How much power can we grant before we regret it?
By Matthew Fraser, Opinions Editor
All things in life require balance; they say too much of anything can make you an addict. Yet, simultaneously, the addict can die from withdrawal. It has been my opinion that the noblest form of governance is one in which every individual has total freedom to pursue their own goals or needs as selfishly or unselfishly as the individuals themselves. Yet, I have continuously run against the hard problem of those whose pursuits harm others either through direct action or through indirect consequence. Coronavirus has presented the sum of this dilemma in how we must relate to religious freedoms. Numerous churches have vowed to continue services and disregard government orders by staying open.
On one hand it is my belief that the separation of state and church is absolute and that this entails both the removal of church influence from governance but also, refusing the hinderance of religious practice by government action. But the problem lays in the fact that these religious practices can and do jeopardize the wellbeing of others and, as South Korea has shown, potentially the country at large. What is the right path to choose? Increasing government power over the personal lives of citizens, or allowing well-meaning faith to imperil safety and medical infrastructure?
If we allow the state to set the line of what is and isn’t acceptable, we give a constantly changing entity unfettered control to pass its opinion as law and enforce those opinions with absolute power if it feels necessary. To give the government permission to forcibly curtail religious gatherings today is to consign the ability to pray freely to whoever holds office, forever. This line of thinking birthed Canadas residential schools, “Kill the Indian and save the man” was no mistake; we should be forever wary of a return to total religious control whether that be by a single religion or a militantly secular ideology. In fact, the most dangerous part of today’s predicament is that we find it more acceptable for a secular government to reign in religious expression. It appears as if someone is finally acting to destroy the evils of the old world that religion represents, but religion is inextricable from culture.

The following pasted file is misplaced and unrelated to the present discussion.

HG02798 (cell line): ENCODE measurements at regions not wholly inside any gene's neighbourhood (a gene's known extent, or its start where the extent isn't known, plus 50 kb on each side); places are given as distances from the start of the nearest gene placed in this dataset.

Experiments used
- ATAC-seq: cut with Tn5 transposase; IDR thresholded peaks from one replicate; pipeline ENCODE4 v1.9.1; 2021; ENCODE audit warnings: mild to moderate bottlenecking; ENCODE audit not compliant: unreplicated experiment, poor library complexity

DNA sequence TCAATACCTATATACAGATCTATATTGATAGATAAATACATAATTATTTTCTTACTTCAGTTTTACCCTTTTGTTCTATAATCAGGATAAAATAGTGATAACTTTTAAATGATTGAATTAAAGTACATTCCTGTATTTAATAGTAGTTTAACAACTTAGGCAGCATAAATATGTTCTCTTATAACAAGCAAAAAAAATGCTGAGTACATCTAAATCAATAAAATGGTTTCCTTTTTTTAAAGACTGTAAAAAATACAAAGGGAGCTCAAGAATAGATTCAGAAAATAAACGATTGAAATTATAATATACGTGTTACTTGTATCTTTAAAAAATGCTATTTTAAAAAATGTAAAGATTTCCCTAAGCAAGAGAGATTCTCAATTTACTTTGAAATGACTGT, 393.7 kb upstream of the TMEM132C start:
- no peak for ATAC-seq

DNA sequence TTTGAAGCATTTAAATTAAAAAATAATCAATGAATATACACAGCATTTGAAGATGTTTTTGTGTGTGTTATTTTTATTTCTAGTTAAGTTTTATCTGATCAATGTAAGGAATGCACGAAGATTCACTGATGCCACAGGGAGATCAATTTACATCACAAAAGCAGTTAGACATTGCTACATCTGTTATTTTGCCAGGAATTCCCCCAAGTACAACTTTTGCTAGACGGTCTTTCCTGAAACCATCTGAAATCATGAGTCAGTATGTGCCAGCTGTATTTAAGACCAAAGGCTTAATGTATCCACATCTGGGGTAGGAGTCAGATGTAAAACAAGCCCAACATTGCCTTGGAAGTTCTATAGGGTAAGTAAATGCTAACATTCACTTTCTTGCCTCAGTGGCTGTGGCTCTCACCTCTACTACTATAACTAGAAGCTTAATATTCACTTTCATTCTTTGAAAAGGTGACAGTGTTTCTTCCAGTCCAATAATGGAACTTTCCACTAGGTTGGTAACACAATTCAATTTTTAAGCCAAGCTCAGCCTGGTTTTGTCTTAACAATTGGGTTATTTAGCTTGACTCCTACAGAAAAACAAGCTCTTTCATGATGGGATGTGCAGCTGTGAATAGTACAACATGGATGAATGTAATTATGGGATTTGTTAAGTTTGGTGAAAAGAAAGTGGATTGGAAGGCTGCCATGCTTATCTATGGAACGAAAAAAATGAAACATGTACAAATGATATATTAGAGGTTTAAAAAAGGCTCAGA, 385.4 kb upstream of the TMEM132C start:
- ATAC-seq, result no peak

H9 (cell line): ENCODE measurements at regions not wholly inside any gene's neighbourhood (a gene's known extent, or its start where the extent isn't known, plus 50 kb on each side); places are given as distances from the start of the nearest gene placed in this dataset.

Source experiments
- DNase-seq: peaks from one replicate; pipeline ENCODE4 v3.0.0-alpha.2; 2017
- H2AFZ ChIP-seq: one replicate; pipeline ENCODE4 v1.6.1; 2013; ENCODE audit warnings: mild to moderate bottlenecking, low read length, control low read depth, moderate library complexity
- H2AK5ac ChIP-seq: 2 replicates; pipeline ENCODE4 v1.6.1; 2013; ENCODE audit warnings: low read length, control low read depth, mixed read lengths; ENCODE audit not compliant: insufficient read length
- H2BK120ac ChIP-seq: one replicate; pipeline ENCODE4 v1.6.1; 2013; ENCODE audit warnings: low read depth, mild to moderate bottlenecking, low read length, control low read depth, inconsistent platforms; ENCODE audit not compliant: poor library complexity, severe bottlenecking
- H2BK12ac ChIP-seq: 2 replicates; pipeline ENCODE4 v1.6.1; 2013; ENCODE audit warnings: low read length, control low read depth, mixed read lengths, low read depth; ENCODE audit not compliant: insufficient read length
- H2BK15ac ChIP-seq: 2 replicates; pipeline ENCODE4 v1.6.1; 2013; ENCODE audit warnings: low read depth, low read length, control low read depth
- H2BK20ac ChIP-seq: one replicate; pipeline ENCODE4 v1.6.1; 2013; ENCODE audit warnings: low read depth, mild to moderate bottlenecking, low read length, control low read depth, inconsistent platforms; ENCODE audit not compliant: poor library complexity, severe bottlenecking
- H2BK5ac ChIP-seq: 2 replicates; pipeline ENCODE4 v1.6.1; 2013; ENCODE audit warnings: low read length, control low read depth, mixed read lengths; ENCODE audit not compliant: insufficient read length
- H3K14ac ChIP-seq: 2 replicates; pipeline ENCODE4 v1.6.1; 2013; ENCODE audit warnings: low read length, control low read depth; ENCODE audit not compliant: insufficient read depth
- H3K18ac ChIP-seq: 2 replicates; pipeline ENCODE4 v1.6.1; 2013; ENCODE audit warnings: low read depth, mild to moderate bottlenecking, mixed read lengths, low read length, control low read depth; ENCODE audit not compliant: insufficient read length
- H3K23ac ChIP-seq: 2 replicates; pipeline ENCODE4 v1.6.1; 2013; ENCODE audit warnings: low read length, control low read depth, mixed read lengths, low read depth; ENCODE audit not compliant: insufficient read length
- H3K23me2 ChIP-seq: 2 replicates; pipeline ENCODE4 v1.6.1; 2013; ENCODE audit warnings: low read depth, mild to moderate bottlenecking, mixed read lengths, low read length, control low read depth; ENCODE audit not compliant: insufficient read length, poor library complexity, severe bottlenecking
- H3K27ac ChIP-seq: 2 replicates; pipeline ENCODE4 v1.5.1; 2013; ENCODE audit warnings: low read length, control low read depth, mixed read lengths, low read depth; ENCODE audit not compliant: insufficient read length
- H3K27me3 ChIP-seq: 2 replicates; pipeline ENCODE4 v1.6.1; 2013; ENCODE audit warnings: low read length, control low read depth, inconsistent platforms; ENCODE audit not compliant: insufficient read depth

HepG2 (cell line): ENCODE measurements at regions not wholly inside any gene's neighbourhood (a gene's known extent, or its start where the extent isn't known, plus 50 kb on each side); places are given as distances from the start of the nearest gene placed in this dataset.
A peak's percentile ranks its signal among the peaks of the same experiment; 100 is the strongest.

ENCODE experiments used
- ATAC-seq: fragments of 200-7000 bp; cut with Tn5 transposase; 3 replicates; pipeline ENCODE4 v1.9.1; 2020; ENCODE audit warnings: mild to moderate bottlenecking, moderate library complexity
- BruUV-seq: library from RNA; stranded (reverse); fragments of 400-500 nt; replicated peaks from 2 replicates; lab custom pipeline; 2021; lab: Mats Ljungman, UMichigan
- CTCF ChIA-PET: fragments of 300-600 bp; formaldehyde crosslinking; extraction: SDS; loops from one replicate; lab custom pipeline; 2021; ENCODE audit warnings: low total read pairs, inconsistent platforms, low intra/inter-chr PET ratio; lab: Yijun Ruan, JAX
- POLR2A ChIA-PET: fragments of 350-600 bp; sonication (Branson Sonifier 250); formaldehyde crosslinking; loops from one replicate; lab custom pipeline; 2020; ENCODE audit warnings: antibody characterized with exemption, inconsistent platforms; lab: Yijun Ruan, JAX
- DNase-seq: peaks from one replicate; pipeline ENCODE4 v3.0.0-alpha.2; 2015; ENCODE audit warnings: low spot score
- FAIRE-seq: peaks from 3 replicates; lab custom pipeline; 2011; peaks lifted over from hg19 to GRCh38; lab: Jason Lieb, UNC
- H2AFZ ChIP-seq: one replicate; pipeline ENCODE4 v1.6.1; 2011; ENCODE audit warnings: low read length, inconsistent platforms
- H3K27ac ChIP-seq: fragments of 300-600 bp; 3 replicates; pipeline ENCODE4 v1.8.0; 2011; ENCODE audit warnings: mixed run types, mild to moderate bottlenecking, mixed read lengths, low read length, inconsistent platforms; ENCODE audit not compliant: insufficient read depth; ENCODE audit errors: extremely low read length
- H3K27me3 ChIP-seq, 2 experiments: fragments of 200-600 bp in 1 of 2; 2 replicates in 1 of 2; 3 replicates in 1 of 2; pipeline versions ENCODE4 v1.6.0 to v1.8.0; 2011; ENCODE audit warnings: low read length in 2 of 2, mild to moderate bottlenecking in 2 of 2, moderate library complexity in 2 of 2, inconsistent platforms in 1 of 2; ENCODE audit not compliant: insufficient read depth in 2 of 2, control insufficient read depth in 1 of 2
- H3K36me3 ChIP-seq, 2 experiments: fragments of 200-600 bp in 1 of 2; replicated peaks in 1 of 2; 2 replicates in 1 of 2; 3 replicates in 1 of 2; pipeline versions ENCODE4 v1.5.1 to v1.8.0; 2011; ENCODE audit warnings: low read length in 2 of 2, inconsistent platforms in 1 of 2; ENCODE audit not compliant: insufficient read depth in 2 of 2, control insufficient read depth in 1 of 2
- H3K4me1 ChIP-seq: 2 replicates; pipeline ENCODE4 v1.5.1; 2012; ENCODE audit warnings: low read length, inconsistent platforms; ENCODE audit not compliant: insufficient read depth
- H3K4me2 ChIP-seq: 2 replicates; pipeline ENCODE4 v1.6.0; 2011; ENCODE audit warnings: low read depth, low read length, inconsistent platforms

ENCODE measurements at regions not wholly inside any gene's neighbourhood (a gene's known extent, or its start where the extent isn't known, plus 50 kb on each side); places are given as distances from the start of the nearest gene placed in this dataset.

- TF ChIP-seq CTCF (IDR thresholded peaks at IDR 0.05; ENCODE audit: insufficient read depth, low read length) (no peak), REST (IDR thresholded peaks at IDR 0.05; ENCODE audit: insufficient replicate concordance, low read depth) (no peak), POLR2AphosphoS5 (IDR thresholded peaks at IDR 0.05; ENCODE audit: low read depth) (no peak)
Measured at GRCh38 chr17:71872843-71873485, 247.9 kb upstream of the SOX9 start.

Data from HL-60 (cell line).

We know that once power is given to a governing body it is almost impossible to get back, it behooves us to be vigilant and aware that we will not be able to one day rescind whatever laws get pushed through today. By the time we do realize the error it could already be too late.
Freedom itself is not endless, there is always a limit of what can be done by any individual in their own time and without incumbering others. Religious plurality and free expression are meant to protect the individual from threat or coercion to do opposite of their beliefs. The problem is always that this is granted within reason. But in an unpredictably changing world, what is reasonable? Is it reasonable to force someone to pray at home because of certain fears you may have? Is it unreasonable that someone’s prayers jeopardize the safety of everyone they make contact with even if that contact is willing? Can we really say that we use governmental threat to restrict a few and save the many?
The current reproduction number of COVID-19 is an estimated 2.4, meaning that one positive individual will on average infect almost three people. This could wreck absolute havoc amongst religious institutes. Worse still is that these people will go out into their wider communities and inadvertently spread contagion far and wide; we can predict that this could crush our already overwhelmed medical system. One’s freedom to pray is not the same as freedom to disregard the safety of others and short of rounding up the offending religious practitioners and exiling or sequestering them, these people have no choice but to obey a government directive.
Though one’s faith in a higher power could be absolute, the demonstration of that power is not. As much as we should rightly distrust increasing state power, we must also realize that some people will make decisions that increase the risk to others and increase the necessity of the state apparatus.
We should all want a total and complete separation between church and state, however, there seems to always be a need for the curtailment of freedom in protection of society at large. Until we as a species can imbed both religious freedom and sane respect for other’s vulnerabilities into our cultures, there will always be a need for governance. Would that we all could trust that governance to respect its confines.